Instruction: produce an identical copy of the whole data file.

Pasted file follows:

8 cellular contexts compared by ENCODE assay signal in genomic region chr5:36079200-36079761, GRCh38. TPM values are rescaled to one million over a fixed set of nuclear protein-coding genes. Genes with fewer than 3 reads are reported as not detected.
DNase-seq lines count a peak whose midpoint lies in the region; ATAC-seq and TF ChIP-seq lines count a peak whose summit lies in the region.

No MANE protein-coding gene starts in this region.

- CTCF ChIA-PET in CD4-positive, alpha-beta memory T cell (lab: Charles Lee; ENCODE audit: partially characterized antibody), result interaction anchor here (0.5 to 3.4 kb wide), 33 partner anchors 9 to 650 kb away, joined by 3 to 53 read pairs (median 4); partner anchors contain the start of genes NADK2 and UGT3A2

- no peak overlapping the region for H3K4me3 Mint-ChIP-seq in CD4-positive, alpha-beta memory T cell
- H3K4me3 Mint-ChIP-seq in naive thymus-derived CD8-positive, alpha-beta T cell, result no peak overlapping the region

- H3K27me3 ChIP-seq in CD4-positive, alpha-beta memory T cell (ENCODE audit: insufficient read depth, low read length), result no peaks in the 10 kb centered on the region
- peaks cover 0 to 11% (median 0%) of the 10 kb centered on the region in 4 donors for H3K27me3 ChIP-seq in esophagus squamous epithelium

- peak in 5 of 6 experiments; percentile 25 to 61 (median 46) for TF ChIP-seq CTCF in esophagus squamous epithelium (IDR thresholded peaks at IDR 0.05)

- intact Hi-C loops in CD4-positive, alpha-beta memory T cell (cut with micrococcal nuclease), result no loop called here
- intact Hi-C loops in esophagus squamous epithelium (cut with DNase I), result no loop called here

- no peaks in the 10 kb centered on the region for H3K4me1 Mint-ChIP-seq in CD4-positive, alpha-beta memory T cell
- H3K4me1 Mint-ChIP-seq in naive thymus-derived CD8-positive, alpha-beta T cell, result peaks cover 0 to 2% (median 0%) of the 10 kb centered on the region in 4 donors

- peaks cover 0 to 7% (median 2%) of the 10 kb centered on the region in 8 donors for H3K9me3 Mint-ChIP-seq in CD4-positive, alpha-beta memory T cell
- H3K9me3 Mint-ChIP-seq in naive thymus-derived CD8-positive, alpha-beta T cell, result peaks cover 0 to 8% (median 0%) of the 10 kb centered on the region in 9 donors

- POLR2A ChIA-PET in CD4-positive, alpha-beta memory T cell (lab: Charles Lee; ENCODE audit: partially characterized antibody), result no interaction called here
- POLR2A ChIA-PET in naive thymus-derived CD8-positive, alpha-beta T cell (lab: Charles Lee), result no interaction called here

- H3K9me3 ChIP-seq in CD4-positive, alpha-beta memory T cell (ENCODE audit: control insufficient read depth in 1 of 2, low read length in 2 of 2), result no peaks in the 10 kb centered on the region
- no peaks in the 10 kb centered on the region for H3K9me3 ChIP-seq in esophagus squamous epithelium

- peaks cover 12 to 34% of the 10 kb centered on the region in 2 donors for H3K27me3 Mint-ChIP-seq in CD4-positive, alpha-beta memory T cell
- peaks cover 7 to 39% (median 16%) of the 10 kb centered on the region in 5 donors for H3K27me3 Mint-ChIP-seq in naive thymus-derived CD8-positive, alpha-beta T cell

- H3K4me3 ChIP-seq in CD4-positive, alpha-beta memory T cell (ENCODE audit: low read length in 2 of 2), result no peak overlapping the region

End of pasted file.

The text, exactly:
8 cellular contexts compared by ENCODE assay signal in genomic region chr5:36079200-36079761, GRCh38. TPM values are rescaled to one million over a fixed set of nuclear protein-coding genes. Genes with fewer than 3 reads are reported as not detected.
DNase-seq lines count a peak whose midpoint lies in the region; ATAC-seq and TF ChIP-seq lines count a peak whose summit lies in the region.

No MANE protein-coding gene starts in this region.

- CTCF ChIA-PET in CD4-positive, alpha-beta memory T cell (lab: Charles Lee; ENCODE audit: partially characterized antibody), result interaction anchor here (0.5 to 3.4 kb wide), 33 partner anchors 9 to 650 kb away, joined by 3 to 53 read pairs (median 4); partner anchors contain the start of genes NADK2 and UGT3A2

- no peak overlapping the region for H3K4me3 Mint-ChIP-seq in CD4-positive, alpha-beta memory T cell
- H3K4me3 Mint-ChIP-seq in naive thymus-derived CD8-positive, alpha-beta T cell, result no peak overlapping the region

- H3K27me3 ChIP-seq in CD4-positive, alpha-beta memory T cell (ENCODE audit: insufficient read depth, low read length), result no peaks in the 10 kb centered on the region
- peaks cover 0 to 11% (median 0%) of the 10 kb centered on the region in 4 donors for H3K27me3 ChIP-seq in esophagus squamous epithelium

- peak in 5 of 6 experiments; percentile 25 to 61 (median 46) for TF ChIP-seq CTCF in esophagus squamous epithelium (IDR thresholded peaks at IDR 0.05)

- intact Hi-C loops in CD4-positive, alpha-beta memory T cell (cut with micrococcal nuclease), result no loop called here
- intact Hi-C loops in esophagus squamous epithelium (cut with DNase I), result no loop called here

- no peaks in the 10 kb centered on the region for H3K4me1 Mint-ChIP-seq in CD4-positive, alpha-beta memory T cell
- H3K4me1 Mint-ChIP-seq in naive thymus-derived CD8-positive, alpha-beta T cell, result peaks cover 0 to 2% (median 0%) of the 10 kb centered on the region in 4 donors

- peaks cover 0 to 7% (median 2%) of the 10 kb centered on the region in 8 donors for H3K9me3 Mint-ChIP-seq in CD4-positive, alpha-beta memory T cell
- H3K9me3 Mint-ChIP-seq in naive thymus-derived CD8-positive, alpha-beta T cell, result peaks cover 0 to 8% (median 0%) of the 10 kb centered on the region in 9 donors

- POLR2A ChIA-PET in CD4-positive, alpha-beta memory T cell (lab: Charles Lee; ENCODE audit: partially characterized antibody), result no interaction called here
- POLR2A ChIA-PET in naive thymus-derived CD8-positive, alpha-beta T cell (lab: Charles Lee), result no interaction called here

- H3K9me3 ChIP-seq in CD4-positive, alpha-beta memory T cell (ENCODE audit: control insufficient read depth in 1 of 2, low read length in 2 of 2), result no peaks in the 10 kb centered on the region
- no peaks in the 10 kb centered on the region for H3K9me3 ChIP-seq in esophagus squamous epithelium

- peaks cover 12 to 34% of the 10 kb centered on the region in 2 donors for H3K27me3 Mint-ChIP-seq in CD4-positive, alpha-beta memory T cell
- peaks cover 7 to 39% (median 16%) of the 10 kb centered on the region in 5 donors for H3K27me3 Mint-ChIP-seq in naive thymus-derived CD8-positive, alpha-beta T cell

- H3K4me3 ChIP-seq in CD4-positive, alpha-beta memory T cell (ENCODE audit: low read length in 2 of 2), result no peak overlapping the region